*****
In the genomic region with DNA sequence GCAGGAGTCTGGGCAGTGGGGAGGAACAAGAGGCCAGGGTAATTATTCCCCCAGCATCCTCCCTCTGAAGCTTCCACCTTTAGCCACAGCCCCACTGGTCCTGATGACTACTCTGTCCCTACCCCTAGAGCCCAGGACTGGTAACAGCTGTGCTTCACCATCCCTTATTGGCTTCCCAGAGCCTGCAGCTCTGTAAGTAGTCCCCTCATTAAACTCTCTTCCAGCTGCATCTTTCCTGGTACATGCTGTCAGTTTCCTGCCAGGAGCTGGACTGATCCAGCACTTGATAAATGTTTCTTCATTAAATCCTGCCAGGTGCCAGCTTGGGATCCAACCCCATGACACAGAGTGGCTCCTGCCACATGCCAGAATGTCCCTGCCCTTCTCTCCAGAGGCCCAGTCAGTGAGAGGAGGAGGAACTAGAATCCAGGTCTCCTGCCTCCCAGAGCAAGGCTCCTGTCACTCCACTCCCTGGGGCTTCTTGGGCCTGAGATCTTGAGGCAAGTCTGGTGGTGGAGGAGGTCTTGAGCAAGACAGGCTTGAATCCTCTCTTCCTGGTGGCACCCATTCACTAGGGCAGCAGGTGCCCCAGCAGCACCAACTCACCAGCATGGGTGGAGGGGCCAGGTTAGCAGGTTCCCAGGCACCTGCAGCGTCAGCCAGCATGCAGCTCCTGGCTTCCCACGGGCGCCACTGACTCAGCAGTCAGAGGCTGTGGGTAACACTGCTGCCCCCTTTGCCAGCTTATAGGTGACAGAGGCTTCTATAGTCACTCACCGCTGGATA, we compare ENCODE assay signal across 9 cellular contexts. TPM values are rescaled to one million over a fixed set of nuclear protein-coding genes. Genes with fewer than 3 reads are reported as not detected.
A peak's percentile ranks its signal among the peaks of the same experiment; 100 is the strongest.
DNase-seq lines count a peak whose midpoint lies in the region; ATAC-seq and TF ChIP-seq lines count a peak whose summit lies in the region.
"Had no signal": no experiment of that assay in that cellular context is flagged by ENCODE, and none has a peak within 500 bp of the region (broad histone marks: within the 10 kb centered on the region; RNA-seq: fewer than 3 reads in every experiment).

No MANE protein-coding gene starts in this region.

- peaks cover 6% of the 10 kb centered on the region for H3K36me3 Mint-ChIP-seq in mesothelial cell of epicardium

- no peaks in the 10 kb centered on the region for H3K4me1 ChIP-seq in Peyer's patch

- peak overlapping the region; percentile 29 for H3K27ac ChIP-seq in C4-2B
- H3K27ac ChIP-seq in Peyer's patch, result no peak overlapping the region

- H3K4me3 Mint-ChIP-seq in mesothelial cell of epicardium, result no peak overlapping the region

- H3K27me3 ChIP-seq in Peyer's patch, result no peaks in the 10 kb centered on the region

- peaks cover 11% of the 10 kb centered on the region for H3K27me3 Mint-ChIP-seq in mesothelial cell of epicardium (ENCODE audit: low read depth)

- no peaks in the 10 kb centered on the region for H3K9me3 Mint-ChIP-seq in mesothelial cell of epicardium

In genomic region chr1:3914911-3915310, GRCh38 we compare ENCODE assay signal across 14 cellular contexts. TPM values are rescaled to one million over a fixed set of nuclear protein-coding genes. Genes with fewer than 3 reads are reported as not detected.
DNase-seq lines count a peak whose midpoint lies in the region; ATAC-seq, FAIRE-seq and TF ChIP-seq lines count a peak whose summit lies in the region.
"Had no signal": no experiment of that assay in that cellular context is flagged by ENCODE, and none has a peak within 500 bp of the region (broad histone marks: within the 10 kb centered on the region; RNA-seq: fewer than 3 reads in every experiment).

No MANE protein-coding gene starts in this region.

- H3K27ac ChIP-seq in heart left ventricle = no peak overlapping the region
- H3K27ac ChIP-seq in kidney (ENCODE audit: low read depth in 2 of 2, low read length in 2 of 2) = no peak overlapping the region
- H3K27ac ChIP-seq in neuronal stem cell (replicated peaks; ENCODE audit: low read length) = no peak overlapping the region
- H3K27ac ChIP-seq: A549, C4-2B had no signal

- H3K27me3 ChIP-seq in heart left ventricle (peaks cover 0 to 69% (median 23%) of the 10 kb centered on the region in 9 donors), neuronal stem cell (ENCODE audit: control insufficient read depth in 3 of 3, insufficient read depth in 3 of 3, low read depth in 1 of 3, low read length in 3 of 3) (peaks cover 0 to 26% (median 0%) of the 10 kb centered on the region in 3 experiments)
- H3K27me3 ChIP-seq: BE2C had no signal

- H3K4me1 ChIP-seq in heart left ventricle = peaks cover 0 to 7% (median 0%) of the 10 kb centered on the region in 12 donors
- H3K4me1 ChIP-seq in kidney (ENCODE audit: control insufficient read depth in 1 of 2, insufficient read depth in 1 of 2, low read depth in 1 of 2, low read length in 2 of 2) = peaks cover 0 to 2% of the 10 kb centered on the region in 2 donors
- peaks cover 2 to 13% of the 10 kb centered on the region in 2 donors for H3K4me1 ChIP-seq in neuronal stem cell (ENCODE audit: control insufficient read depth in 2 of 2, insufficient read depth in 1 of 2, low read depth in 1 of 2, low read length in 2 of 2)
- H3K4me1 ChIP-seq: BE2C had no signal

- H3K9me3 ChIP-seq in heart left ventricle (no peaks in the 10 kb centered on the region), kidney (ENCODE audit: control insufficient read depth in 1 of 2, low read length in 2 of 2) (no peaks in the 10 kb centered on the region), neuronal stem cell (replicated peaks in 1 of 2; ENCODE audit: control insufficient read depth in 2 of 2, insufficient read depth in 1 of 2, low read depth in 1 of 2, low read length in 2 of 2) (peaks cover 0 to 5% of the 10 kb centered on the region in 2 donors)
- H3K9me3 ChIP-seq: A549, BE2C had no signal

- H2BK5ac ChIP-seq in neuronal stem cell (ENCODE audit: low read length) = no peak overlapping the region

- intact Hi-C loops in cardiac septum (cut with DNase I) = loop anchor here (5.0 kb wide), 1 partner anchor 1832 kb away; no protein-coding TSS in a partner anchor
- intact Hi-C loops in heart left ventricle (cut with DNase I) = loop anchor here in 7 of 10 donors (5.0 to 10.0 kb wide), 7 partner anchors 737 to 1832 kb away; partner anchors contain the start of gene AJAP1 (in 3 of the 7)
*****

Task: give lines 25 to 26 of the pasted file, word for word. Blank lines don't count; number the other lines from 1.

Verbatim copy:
- H3K4me1 ChIP-seq in kidney (ENCODE audit: control insufficient read depth in 1 of 2, insufficient read depth in 1 of 2, low read depth in 1 of 2, low read length in 2 of 2) = peaks cover 0 to 2% of the 10 kb centered on the region in 2 donors
- peaks cover 2 to 13% of the 10 kb centered on the region in 2 donors for H3K4me1 ChIP-seq in neuronal stem cell (ENCODE audit: control insufficient read depth in 2 of 2, insufficient read depth in 1 of 2, low read depth in 1 of 2, low read length in 2 of 2)